LOS ANGELES — Animation studio Neko Productions spent the last year creating emotion-filled animated scenes featured in the documentary feature Ask Dr. Ruth. The studio illustrated Dr. Ruth Westheimer’s life as a young girl, including her family, living during the Holocaust in Nazi Germany. Westheimer rose to fame on radio, television and as a best-selling author dealing with sex and sexuality. The film was produced by Tripod Media and Delirio Films and is currently in theaters, with plans to stream on Hulu in June.
“When I got the call from the Ask Dr. Ruth producers, I knew we could do what they needed,” recalls Neko Productions’ founder Lirit Rosenzweig-Topaz. “And that is a consequence of my personal connection to the holocaust, being a Jewish immigrant to the US and, like Dr. Ruth, starting over from scratch in a new country.”
The team had to think about the best way to elicit the memories of Dr. Ruth’s young life using animation.
“I was very excited by the challenge of depicting in animation Ruth’s most significant memories,” notes Eyal Resh, the film’s animation director. “Memory is subjective, expressive and distorted by emotion. Animation is an incredible tool to convey these ideas. In memory, there is this fine line between reality and dream. I chose a painterly style because it speaks to this fine line. It allowed us to convey the emotional essence of the events while still keeping their realistic seed.”
Dr. Ruth’s memories take the viewer on a journey between 1930 and 1950, from Germany to Switzerland and Israel. They reveal the significant events that shaped the doctor that the public knows today. A technique resembling slow-moving paintings helps the audience experience the deep emotional essence of these important moments.
“She didn’t have an easy life,” says Rosenzweig-Topaz, “but her energy, motivation and inspiring character helped her become the person she is. Telling this story was interesting to us and we made this our goal. Although she had a sad and tough life, she still became this unbelievable person. Using animation, we could tell her story, bring her memories to life and touch the hearts and soul of the audience.”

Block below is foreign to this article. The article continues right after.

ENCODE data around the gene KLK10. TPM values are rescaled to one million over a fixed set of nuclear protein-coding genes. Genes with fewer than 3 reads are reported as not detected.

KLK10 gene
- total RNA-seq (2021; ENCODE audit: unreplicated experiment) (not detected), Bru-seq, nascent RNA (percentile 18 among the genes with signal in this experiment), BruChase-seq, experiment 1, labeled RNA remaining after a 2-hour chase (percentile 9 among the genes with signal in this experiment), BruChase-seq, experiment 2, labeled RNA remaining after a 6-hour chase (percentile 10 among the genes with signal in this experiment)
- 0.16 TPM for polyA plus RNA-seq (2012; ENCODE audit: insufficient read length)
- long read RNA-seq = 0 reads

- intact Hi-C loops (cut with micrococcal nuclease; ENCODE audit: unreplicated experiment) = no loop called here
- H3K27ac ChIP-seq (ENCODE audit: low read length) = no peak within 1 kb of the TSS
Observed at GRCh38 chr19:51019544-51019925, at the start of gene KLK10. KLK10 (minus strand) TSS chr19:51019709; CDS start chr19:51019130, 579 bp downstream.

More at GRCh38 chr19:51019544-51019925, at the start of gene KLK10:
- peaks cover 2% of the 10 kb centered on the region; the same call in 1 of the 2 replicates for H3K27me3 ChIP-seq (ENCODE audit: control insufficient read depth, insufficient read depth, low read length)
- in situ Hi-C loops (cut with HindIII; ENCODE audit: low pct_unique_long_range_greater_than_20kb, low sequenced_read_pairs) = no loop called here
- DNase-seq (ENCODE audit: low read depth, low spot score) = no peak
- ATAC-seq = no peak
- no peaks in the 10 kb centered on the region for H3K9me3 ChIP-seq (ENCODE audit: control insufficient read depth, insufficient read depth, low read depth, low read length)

Working closely with the film’s director, Ryan White, the Neko team needed to stay very close to reality in terms of look and feel.
“We worked with archival photos to visualize how young Ruth looked when she was a seven-year-old, and how she looked when she was 15,” Rosenzweig-Topaz explains. “And how her parents looked, as well as her grandmother, her first boyfriend and one of her girlfriends. Even how a room, her house or how the trains looked then.”
The main technique required the creation of more than 100 paintings that were brought to life mostly using 2D techniques, animating them in 2D, and often combining traditional animation and 3D techniques when scenes demanded more meticulous movement or portrayal of space.
One of the many animated scenes in the film portrays the moment Ruth was sent on a Kindertransport.
“It was the last time she saw her mother and grandmother,” recalls Rosenzweig-Topaz. This scene was rendered in more than ten different paintings drawn by several artists. They were then animated to create the characters’ movement, train movement and light.
“To avoid melodramatic tropes, I decided to keep this moment subtle, and to focus on the sensorial experience of clutching her mother’s shirt and seeing her reflection in the train window as it moves away from her family,” adds Resh.